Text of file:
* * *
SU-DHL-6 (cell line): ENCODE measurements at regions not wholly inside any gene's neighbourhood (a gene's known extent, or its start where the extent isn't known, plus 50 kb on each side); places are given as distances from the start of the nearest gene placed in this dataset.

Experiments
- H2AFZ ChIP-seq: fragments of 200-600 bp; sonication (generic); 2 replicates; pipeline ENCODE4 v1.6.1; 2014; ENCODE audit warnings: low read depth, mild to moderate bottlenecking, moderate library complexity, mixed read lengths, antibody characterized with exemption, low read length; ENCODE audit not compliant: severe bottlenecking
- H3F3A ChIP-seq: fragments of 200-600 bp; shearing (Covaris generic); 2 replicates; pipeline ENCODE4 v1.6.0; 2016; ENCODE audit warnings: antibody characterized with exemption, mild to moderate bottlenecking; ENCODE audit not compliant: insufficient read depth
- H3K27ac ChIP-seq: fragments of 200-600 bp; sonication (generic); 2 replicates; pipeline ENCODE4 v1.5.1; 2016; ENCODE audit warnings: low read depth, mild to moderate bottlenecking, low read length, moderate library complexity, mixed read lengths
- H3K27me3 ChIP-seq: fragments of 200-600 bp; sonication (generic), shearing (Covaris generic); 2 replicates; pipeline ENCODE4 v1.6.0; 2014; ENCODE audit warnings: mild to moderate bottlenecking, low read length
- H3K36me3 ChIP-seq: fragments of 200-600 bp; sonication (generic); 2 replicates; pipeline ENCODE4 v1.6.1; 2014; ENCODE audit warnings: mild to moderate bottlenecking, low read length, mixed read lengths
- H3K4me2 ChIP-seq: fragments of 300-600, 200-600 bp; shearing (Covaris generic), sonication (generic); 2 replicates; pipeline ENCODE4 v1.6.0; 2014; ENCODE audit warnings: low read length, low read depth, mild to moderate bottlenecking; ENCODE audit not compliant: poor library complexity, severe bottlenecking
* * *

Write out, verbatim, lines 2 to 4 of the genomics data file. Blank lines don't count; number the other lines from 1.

Experiments
- H2AFZ ChIP-seq: fragments of 200-600 bp; sonication (generic); 2 replicates; pipeline ENCODE4 v1.6.1; 2014; ENCODE audit warnings: low read depth, mild to moderate bottlenecking, moderate library complexity, mixed read lengths, antibody characterized with exemption, low read length; ENCODE audit not compliant: severe bottlenecking
- H3F3A ChIP-seq: fragments of 200-600 bp; shearing (Covaris generic); 2 replicates; pipeline ENCODE4 v1.6.0; 2016; ENCODE audit warnings: antibody characterized with exemption, mild to moderate bottlenecking; ENCODE audit not compliant: insufficient read depth